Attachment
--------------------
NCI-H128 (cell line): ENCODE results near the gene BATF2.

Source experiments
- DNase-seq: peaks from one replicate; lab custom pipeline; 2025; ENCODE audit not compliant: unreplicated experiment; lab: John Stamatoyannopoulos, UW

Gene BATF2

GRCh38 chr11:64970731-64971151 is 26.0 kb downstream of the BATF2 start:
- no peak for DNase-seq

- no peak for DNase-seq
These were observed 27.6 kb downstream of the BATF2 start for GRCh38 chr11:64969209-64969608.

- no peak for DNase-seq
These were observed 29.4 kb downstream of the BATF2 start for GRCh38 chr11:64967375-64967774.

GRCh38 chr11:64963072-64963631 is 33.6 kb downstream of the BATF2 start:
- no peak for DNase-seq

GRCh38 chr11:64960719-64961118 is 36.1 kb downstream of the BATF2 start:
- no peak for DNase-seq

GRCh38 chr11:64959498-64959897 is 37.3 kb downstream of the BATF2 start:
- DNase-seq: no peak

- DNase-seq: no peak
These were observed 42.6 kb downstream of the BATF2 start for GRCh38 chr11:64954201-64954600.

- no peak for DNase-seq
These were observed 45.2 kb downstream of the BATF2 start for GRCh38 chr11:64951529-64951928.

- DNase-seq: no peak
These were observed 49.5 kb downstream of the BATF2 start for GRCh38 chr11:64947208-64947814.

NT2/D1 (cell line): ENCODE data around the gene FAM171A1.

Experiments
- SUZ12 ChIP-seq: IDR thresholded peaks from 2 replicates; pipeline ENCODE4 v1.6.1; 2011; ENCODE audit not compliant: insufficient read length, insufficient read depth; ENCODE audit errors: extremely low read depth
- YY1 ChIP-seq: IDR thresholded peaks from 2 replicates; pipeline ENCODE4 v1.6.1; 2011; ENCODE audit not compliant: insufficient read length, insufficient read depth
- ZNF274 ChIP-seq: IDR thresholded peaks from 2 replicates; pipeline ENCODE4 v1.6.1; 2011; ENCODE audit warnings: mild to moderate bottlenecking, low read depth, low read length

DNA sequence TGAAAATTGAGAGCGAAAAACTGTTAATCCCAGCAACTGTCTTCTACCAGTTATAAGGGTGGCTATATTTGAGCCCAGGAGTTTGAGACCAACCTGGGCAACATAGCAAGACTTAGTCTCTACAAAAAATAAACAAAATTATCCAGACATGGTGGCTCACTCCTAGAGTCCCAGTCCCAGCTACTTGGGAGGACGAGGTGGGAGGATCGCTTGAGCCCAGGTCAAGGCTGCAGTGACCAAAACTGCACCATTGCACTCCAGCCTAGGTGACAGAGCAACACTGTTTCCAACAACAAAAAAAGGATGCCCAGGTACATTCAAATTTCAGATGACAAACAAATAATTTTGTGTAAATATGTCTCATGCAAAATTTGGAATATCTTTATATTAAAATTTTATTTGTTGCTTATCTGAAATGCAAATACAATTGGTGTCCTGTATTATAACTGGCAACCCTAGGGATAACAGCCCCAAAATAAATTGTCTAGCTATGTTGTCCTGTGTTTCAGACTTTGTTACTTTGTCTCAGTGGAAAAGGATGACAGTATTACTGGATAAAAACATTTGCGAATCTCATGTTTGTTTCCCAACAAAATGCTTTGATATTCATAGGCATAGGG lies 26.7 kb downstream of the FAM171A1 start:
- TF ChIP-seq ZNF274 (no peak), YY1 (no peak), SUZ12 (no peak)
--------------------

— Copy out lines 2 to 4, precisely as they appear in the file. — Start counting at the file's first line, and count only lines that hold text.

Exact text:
Source experiments
- DNase-seq: peaks from one replicate; lab custom pipeline; 2025; ENCODE audit not compliant: unreplicated experiment; lab: John Stamatoyannopoulos, UW

Gene BATF2